But while Wisconsin’s 27% is certainly a gaudy number, it also comes out of one of the smallest MBA classes among the 35 examined by Poets&Quants for this story: only 99 students. That makes for only 26 or 27 actual employees (Wisconsin does not provide a breakdown of graduates and their employers). Only one school P&Q looked at had fewer students in its Class of 2016: No. 3 CPG producer Michigan State, with 67, for a grand CPG total of 11 or 12 employees. Kelley, with a class of 185, produced 32 consumer goods-bound MBAs.
WHERE THE ACTUAL EMPLOYEES COME FROM
So where did the biggest chunks of CPG MBAs come from? The top producer is Kellogg, whose class of 653 yielded 91 MBAs for the industry, making sure the industry maintains that Midwestern flavor. A pair of Ivies then chime in: the Wharton School of the University of Pennsylvania (7.2%) with 61 MBAs, and Columbia Business School (67%) with 52. And it turns out that INSEAD, the Fontainebleau, France-based management consulting factory — 46% of its MBA Class of 2016 went into that field — does other things, too, including sending more MBAs (6% of 999, or about 60) into consumer goods than any of its European counterparts (or most of its U.S. ones, for that matter).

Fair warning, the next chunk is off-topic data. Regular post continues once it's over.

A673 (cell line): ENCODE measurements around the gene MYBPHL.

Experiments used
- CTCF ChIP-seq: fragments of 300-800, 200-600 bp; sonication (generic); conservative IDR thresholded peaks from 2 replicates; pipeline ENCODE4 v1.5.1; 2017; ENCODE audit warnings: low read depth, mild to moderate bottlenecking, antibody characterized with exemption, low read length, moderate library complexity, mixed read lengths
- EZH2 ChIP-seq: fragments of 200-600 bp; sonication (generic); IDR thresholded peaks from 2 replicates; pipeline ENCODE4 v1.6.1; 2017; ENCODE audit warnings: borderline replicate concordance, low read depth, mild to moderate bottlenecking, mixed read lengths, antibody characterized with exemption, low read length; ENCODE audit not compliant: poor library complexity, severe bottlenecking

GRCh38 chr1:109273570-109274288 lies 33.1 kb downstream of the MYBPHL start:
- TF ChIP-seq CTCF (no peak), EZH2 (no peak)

Many of the top CPG feeder schools saw big leaps in percentages of MBAs going into the industry between 2015 and 2016. Notre Dame Mendoza leaped the most, 9.3 percentage points, while Indiana Kelley jumped 7.2 points and Wisconsin grew by 4 points. Elsewhere, UC-Berkeley Haas School of Business grew by 7.6 points, to 11.5%, while Emory University’s Goizueta School of Business increased its CPG placement by 6 points, to 12%. Dartmouth Tuck’s CPG total crept up 3 points, to 13%, good for 32 or 33 employees.
Some other schools had notable outputs even in what was a slightly down year. These include NYU Stern School of Business, at 8.7%, down 1.3 points but still good for 31 CPG MBAs; and another public Midwestern school, the University of Michigan’s Ross School of Business, which sent 9.8% of its class of 448 into consumer goods, a drop of 1.2 points but still good for 44 MBAs.